- Presenters. One person talking over a PowerPoint or demoing a product can be fine, especially if that person is a dynamic speaker and comfortable with the webinar medium, but I have to say, it’s hard. It’s hard because it can feel like you are there just talking to yourself. Having two presenters who interact comes off as more relaxed and somehow more dynamic and natural.
- Technical backup. You should plan for something to go wrong. It may be that the lead presenter loses their internet connection. That’s another reason to have two presenters, so one can take over if necessary. Also, viewers might encounter a technical difficulty, and you don’t want the presenters trying to field technical questions about the webinar platform while they’re trying to deliver the webinar. So I recommend you have a person in the background monitoring the guts of the operation so the presenters have only to worry about presenting.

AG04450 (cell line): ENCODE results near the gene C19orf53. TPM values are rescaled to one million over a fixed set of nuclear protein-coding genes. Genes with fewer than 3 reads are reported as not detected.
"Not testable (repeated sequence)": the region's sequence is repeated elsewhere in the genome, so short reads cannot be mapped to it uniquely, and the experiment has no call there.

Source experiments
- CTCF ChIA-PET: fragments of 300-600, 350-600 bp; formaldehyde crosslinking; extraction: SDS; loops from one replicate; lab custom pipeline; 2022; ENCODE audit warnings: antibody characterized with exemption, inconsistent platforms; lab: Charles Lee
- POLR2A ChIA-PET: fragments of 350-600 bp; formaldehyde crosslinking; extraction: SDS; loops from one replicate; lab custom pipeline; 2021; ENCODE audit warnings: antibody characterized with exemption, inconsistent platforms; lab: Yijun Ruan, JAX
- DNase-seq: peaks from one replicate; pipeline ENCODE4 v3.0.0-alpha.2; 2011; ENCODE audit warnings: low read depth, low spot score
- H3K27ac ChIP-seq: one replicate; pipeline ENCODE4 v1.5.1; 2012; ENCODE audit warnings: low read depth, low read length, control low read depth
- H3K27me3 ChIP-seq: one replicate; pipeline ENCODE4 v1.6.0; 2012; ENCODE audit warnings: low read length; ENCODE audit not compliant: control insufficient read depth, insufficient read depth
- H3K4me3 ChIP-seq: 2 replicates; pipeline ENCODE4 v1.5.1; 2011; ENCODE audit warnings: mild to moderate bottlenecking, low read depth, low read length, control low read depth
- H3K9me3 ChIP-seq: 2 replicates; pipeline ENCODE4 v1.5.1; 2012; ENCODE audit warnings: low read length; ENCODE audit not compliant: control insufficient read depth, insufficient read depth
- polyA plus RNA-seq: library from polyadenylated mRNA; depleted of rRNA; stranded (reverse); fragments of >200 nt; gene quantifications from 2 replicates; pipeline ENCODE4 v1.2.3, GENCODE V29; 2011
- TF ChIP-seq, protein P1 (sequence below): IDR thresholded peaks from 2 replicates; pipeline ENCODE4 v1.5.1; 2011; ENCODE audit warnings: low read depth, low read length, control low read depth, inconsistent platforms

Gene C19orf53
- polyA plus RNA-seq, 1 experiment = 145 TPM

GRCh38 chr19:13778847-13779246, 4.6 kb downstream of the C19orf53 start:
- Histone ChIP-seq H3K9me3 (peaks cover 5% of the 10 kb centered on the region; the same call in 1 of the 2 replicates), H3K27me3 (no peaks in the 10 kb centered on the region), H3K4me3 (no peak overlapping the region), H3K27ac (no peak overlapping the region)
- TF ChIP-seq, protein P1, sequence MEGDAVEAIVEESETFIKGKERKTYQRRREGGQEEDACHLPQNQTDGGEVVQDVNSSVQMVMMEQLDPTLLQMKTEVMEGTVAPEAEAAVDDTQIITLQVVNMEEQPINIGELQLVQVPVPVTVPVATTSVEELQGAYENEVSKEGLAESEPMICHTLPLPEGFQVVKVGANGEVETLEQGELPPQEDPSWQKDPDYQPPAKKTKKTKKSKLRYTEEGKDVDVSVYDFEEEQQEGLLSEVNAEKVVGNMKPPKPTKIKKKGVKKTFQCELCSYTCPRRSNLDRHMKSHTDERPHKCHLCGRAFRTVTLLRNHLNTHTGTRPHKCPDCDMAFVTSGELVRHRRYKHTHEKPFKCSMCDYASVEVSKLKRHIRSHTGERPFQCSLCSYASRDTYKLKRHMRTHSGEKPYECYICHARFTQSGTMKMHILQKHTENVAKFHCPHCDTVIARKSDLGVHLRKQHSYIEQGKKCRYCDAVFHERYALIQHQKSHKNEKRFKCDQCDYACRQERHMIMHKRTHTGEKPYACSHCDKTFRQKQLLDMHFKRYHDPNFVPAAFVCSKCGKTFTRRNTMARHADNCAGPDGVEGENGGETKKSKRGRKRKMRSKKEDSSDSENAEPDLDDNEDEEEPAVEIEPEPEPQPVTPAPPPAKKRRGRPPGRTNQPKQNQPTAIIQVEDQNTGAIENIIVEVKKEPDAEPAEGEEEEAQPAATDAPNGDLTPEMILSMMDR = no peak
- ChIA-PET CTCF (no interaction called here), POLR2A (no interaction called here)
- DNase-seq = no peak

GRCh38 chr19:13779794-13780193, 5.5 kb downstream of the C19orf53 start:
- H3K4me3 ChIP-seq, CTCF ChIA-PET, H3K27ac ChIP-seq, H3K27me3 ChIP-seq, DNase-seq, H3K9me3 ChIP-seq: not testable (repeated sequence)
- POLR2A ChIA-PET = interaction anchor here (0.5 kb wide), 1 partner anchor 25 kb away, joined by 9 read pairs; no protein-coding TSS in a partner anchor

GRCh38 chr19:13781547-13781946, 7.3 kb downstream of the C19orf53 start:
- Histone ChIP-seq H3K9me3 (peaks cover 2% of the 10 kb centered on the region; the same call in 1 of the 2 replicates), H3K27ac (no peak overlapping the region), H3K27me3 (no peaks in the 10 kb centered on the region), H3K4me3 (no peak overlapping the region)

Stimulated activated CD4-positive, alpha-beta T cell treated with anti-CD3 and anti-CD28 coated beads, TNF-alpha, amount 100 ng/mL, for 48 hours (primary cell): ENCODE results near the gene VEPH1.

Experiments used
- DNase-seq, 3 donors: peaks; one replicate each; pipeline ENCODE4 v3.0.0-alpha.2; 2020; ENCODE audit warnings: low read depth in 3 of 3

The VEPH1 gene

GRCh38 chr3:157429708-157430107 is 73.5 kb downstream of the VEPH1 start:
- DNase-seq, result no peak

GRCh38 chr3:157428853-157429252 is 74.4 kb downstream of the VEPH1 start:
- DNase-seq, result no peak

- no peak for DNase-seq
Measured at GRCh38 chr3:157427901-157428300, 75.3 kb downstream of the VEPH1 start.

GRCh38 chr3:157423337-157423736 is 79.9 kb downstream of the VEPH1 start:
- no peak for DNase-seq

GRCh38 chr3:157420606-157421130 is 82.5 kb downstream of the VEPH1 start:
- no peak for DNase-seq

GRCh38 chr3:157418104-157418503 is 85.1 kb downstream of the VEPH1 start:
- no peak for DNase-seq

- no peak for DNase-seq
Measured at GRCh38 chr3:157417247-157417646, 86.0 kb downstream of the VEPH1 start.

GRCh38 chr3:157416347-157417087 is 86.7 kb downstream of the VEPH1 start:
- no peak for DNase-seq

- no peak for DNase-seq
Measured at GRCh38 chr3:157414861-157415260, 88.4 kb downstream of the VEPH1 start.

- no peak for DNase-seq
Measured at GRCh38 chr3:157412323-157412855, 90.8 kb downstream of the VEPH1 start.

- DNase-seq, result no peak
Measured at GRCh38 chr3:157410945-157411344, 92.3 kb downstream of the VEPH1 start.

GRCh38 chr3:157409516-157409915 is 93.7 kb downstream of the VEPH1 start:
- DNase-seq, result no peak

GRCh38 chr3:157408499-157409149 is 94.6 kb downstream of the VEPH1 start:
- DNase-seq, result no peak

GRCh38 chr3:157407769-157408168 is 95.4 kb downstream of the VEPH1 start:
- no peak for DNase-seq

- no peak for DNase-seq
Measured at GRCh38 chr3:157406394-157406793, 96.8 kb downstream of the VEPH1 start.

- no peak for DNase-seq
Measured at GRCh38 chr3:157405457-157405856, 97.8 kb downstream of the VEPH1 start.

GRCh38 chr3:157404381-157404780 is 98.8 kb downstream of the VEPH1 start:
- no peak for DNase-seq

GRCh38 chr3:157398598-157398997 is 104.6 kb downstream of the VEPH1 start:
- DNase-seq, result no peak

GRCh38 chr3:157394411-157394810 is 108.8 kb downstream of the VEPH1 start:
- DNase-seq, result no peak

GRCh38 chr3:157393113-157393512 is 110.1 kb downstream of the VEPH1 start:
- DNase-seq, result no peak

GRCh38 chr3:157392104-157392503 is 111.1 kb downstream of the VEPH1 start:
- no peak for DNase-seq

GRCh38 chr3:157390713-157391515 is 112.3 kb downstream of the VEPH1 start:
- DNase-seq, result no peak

- Practice. Remember, this is theater, or TV if you will, and you always, always, always rehearse! If nothing else, run through it with your internal team the day before. Record the rehearsal and review it. Get the kinks out before you go live.
I think we’re all looking forward to the day we can meet each other and our customers in person again. Maybe in the new world order that emerges we won’t be greeting each other with a handshake or a kiss on the cheek anytime soon, if ever again, but it will be nice to see actual human reactions and have actual give-and-take live conversation, perhaps over a meal … and a nice bottle of wine. (Sigh.)
Until then, we have to adapt our sales and marketing tools for the moment and the challenges at hand, and stay strong. And stay safe. And let’s keep being creative with our communications and stay in touch.